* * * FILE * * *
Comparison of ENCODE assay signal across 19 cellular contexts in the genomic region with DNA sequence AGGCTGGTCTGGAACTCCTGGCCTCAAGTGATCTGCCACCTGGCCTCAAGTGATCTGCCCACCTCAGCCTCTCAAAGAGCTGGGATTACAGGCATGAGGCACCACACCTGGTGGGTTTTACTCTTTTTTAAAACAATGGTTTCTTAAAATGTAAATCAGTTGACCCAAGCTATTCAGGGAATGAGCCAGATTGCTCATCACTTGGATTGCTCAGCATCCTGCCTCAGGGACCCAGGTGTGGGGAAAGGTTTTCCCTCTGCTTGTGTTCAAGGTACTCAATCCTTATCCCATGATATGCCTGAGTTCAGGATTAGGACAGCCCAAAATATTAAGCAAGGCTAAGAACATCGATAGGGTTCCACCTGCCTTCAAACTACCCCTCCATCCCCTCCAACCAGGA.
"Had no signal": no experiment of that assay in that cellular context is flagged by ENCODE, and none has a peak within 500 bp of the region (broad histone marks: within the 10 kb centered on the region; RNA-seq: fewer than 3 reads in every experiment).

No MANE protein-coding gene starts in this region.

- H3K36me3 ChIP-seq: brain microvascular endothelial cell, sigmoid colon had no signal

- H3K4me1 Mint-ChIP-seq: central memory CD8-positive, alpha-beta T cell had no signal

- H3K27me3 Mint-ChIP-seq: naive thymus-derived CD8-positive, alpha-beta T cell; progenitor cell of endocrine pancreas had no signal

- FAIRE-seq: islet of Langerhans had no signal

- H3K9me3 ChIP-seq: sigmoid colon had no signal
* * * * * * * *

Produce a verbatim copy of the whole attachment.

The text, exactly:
Comparison of ENCODE assay signal across 19 cellular contexts in the genomic region with DNA sequence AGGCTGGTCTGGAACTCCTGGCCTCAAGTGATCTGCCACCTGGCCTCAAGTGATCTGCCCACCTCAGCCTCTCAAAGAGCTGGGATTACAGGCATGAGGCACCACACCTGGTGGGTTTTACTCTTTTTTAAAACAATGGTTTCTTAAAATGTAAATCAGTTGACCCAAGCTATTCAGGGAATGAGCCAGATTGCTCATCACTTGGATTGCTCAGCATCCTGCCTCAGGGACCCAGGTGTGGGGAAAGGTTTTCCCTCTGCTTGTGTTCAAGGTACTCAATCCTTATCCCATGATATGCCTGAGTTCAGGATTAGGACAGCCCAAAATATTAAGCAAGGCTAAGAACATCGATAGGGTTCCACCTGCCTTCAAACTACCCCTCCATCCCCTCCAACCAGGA.
"Had no signal": no experiment of that assay in that cellular context is flagged by ENCODE, and none has a peak within 500 bp of the region (broad histone marks: within the 10 kb centered on the region; RNA-seq: fewer than 3 reads in every experiment).

No MANE protein-coding gene starts in this region.

- H3K36me3 ChIP-seq: brain microvascular endothelial cell, sigmoid colon had no signal

- H3K4me1 Mint-ChIP-seq: central memory CD8-positive, alpha-beta T cell had no signal

- H3K27me3 Mint-ChIP-seq: naive thymus-derived CD8-positive, alpha-beta T cell; progenitor cell of endocrine pancreas had no signal

- FAIRE-seq: islet of Langerhans had no signal

- H3K9me3 ChIP-seq: sigmoid colon had no signal